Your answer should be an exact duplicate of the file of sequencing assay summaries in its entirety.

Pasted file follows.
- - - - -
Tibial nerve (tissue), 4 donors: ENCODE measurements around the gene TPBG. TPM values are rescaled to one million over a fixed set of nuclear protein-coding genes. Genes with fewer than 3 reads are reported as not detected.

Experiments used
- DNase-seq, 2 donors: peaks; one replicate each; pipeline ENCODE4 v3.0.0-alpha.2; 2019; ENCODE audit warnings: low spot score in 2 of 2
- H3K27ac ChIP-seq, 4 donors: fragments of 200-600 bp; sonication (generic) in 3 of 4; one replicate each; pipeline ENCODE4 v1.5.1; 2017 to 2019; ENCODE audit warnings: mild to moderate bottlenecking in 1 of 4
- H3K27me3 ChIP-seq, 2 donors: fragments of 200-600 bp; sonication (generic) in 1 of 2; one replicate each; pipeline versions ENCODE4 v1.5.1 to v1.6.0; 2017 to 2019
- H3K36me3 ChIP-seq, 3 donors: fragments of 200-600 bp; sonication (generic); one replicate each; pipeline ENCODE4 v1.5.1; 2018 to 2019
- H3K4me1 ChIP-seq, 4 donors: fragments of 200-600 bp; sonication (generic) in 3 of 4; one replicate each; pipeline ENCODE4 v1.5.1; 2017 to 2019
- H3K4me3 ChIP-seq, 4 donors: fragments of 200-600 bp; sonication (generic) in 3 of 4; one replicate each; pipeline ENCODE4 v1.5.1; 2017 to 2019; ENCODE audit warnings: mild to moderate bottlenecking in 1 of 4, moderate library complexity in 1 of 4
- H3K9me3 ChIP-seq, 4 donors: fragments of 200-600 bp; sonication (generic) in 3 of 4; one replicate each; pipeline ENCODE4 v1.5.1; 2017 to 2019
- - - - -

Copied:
Tibial nerve (tissue), 4 donors: ENCODE measurements around the gene TPBG. TPM values are rescaled to one million over a fixed set of nuclear protein-coding genes. Genes with fewer than 3 reads are reported as not detected.

Experiments used
- DNase-seq, 2 donors: peaks; one replicate each; pipeline ENCODE4 v3.0.0-alpha.2; 2019; ENCODE audit warnings: low spot score in 2 of 2
- H3K27ac ChIP-seq, 4 donors: fragments of 200-600 bp; sonication (generic) in 3 of 4; one replicate each; pipeline ENCODE4 v1.5.1; 2017 to 2019; ENCODE audit warnings: mild to moderate bottlenecking in 1 of 4
- H3K27me3 ChIP-seq, 2 donors: fragments of 200-600 bp; sonication (generic) in 1 of 2; one replicate each; pipeline versions ENCODE4 v1.5.1 to v1.6.0; 2017 to 2019
- H3K36me3 ChIP-seq, 3 donors: fragments of 200-600 bp; sonication (generic); one replicate each; pipeline ENCODE4 v1.5.1; 2018 to 2019
- H3K4me1 ChIP-seq, 4 donors: fragments of 200-600 bp; sonication (generic) in 3 of 4; one replicate each; pipeline ENCODE4 v1.5.1; 2017 to 2019
- H3K4me3 ChIP-seq, 4 donors: fragments of 200-600 bp; sonication (generic) in 3 of 4; one replicate each; pipeline ENCODE4 v1.5.1; 2017 to 2019; ENCODE audit warnings: mild to moderate bottlenecking in 1 of 4, moderate library complexity in 1 of 4
- H3K9me3 ChIP-seq, 4 donors: fragments of 200-600 bp; sonication (generic) in 3 of 4; one replicate each; pipeline ENCODE4 v1.5.1; 2017 to 2019